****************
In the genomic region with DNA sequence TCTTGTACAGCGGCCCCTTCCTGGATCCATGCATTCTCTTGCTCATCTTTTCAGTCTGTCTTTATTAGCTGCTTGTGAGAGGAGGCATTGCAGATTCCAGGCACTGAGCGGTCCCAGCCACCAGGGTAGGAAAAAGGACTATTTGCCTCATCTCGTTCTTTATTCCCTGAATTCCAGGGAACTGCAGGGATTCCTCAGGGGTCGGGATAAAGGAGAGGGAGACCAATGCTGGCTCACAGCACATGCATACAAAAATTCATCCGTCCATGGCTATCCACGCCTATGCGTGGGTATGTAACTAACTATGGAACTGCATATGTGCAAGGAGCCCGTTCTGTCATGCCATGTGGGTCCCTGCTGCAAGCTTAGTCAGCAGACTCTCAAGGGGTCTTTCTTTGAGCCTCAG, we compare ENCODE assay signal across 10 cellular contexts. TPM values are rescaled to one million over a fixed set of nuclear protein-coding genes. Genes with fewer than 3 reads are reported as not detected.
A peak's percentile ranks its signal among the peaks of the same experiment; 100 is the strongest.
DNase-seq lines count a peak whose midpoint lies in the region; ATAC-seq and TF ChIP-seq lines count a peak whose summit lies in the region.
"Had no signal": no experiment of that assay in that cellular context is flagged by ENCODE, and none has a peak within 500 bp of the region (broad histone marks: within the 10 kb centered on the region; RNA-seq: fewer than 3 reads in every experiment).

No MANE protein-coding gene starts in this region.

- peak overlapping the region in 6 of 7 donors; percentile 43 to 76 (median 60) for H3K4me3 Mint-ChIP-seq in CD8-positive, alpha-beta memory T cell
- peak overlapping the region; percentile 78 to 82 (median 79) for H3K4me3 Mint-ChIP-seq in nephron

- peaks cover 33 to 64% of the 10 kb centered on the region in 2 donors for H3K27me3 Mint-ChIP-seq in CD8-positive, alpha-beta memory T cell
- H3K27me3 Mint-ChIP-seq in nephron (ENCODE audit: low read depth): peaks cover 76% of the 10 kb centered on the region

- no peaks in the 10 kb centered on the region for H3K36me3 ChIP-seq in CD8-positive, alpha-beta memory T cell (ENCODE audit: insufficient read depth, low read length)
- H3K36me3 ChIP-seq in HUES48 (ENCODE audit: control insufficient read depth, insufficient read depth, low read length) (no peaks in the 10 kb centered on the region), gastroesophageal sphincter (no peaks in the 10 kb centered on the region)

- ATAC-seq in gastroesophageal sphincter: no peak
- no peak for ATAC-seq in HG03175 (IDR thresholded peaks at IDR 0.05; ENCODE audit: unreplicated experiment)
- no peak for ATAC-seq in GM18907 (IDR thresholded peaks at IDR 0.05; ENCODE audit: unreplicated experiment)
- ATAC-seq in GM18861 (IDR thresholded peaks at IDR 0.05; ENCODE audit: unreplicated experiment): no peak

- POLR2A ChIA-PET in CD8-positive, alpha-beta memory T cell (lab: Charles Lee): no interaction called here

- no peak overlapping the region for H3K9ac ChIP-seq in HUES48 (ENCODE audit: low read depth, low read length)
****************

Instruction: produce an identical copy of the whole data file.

In the genomic region with DNA sequence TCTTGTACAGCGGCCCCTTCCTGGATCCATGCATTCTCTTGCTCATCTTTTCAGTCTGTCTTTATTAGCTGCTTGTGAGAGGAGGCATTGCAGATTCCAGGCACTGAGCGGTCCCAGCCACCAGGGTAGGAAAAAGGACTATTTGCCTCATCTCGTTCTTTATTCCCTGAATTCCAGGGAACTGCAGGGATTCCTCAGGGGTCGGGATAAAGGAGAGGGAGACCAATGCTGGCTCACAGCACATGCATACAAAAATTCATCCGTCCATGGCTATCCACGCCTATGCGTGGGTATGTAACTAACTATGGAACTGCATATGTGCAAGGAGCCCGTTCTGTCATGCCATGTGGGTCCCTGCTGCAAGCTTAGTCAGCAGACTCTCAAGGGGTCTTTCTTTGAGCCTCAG, we compare ENCODE assay signal across 10 cellular contexts. TPM values are rescaled to one million over a fixed set of nuclear protein-coding genes. Genes with fewer than 3 reads are reported as not detected.
A peak's percentile ranks its signal among the peaks of the same experiment; 100 is the strongest.
DNase-seq lines count a peak whose midpoint lies in the region; ATAC-seq and TF ChIP-seq lines count a peak whose summit lies in the region.
"Had no signal": no experiment of that assay in that cellular context is flagged by ENCODE, and none has a peak within 500 bp of the region (broad histone marks: within the 10 kb centered on the region; RNA-seq: fewer than 3 reads in every experiment).

No MANE protein-coding gene starts in this region.

- peak overlapping the region in 6 of 7 donors; percentile 43 to 76 (median 60) for H3K4me3 Mint-ChIP-seq in CD8-positive, alpha-beta memory T cell
- peak overlapping the region; percentile 78 to 82 (median 79) for H3K4me3 Mint-ChIP-seq in nephron

- peaks cover 33 to 64% of the 10 kb centered on the region in 2 donors for H3K27me3 Mint-ChIP-seq in CD8-positive, alpha-beta memory T cell
- H3K27me3 Mint-ChIP-seq in nephron (ENCODE audit: low read depth): peaks cover 76% of the 10 kb centered on the region

- no peaks in the 10 kb centered on the region for H3K36me3 ChIP-seq in CD8-positive, alpha-beta memory T cell (ENCODE audit: insufficient read depth, low read length)
- H3K36me3 ChIP-seq in HUES48 (ENCODE audit: control insufficient read depth, insufficient read depth, low read length) (no peaks in the 10 kb centered on the region), gastroesophageal sphincter (no peaks in the 10 kb centered on the region)

- ATAC-seq in gastroesophageal sphincter: no peak
- no peak for ATAC-seq in HG03175 (IDR thresholded peaks at IDR 0.05; ENCODE audit: unreplicated experiment)
- no peak for ATAC-seq in GM18907 (IDR thresholded peaks at IDR 0.05; ENCODE audit: unreplicated experiment)
- ATAC-seq in GM18861 (IDR thresholded peaks at IDR 0.05; ENCODE audit: unreplicated experiment): no peak

- POLR2A ChIA-PET in CD8-positive, alpha-beta memory T cell (lab: Charles Lee): no interaction called here

- no peak overlapping the region for H3K9ac ChIP-seq in HUES48 (ENCODE audit: low read depth, low read length)